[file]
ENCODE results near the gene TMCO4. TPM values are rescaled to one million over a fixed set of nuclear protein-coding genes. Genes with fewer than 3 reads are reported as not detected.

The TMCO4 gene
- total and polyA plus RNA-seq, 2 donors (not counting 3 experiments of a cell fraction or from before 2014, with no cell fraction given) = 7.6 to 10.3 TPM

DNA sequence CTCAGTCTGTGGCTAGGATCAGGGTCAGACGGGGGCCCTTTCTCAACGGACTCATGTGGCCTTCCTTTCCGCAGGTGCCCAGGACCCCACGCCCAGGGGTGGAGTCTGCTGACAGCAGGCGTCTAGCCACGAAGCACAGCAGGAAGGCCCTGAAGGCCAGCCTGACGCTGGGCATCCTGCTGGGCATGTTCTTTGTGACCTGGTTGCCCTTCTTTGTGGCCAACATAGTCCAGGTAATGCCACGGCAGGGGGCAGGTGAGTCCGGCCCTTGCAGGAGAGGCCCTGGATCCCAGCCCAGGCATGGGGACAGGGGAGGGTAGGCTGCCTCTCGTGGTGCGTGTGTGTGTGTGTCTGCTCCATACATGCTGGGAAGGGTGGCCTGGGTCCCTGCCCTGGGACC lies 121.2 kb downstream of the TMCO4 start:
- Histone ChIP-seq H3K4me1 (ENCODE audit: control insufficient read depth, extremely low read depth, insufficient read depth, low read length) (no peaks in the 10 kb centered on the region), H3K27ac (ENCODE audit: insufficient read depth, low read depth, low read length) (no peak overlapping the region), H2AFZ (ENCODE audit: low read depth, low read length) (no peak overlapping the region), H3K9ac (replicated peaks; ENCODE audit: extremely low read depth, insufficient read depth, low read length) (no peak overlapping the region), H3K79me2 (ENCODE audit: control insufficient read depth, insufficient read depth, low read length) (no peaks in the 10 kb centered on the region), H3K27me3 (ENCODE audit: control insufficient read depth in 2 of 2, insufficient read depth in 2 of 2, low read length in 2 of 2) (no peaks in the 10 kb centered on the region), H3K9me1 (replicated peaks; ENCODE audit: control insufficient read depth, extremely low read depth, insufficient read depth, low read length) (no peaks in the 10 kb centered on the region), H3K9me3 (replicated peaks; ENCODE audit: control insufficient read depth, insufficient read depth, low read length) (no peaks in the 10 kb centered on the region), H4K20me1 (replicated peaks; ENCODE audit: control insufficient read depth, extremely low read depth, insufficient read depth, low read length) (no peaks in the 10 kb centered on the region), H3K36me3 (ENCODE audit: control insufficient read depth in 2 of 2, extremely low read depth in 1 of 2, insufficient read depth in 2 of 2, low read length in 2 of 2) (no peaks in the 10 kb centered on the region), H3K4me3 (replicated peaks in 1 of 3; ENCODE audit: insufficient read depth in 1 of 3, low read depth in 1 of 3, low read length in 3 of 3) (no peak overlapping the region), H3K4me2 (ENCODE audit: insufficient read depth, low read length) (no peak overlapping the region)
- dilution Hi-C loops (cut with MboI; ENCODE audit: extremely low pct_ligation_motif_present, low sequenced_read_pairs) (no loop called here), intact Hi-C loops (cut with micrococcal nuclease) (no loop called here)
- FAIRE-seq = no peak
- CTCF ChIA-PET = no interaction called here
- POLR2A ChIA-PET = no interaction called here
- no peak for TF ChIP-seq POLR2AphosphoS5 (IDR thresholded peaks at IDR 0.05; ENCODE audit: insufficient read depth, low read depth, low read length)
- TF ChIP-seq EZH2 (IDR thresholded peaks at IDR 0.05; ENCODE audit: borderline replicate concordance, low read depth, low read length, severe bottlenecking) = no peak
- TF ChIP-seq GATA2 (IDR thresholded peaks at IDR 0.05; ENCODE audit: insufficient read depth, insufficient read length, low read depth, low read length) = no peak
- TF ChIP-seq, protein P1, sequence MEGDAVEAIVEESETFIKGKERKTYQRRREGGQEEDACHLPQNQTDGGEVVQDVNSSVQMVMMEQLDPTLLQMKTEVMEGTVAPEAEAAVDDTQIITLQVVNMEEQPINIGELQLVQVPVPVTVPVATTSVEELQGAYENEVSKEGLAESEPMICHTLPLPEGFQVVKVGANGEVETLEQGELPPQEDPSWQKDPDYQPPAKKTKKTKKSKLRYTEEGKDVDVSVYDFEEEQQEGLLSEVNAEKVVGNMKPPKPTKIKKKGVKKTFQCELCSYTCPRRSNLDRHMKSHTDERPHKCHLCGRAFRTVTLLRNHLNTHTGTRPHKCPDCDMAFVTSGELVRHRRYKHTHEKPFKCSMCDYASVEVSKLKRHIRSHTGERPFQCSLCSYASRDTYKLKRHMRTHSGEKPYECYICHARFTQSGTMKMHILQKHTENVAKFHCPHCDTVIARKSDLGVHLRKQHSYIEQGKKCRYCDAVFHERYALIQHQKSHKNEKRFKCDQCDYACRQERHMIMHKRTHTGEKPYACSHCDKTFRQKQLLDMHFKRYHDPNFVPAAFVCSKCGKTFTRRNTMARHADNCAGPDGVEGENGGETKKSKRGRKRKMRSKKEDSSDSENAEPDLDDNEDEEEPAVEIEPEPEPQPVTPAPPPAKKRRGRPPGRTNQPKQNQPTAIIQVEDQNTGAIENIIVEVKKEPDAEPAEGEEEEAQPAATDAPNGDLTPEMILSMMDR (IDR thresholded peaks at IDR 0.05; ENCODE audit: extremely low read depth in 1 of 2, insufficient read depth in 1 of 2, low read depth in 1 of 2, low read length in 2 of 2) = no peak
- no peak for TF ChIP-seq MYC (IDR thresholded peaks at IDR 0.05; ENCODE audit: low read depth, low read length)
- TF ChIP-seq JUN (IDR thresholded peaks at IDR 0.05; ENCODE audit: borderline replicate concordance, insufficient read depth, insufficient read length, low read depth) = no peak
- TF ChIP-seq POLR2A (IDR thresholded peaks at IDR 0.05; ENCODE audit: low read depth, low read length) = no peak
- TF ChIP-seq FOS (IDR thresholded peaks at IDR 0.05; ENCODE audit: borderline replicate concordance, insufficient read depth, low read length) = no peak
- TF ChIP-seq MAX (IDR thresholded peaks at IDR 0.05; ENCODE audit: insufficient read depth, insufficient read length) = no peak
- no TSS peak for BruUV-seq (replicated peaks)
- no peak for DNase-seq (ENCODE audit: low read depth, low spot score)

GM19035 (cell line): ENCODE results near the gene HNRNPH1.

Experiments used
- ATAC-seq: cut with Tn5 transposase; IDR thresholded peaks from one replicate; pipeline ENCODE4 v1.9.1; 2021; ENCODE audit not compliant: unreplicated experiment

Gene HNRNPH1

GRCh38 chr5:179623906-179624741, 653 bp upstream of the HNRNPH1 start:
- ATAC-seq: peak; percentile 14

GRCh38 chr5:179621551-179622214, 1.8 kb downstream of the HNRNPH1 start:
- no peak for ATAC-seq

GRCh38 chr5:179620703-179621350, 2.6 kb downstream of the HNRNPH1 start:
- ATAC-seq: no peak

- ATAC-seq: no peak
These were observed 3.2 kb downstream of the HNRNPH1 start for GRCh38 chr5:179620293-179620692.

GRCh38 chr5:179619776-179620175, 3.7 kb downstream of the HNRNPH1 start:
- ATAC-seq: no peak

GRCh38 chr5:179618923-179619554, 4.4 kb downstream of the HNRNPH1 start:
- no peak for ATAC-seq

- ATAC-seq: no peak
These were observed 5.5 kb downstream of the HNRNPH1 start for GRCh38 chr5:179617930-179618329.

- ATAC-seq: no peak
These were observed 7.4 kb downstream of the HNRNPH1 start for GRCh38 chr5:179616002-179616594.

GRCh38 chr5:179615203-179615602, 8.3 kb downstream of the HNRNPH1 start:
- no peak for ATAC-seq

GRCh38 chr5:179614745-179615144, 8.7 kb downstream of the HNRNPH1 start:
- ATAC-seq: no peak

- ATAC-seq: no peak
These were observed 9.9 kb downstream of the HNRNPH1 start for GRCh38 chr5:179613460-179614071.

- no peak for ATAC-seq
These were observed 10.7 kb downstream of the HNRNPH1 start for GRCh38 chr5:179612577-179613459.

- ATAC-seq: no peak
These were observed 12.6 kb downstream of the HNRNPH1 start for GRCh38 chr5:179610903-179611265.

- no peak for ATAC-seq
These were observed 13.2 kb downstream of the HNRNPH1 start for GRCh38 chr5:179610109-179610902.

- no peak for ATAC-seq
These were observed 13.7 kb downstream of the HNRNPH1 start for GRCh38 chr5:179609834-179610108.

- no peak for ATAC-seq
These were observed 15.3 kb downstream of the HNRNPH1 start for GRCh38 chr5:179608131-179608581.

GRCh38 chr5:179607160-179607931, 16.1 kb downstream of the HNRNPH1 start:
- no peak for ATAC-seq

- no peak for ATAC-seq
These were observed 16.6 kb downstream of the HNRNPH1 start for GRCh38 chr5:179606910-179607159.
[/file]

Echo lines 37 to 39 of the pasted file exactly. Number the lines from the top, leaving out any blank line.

- ATAC-seq: no peak
These were observed 5.5 kb downstream of the HNRNPH1 start for GRCh38 chr5:179617930-179618329.

- ATAC-seq: no peak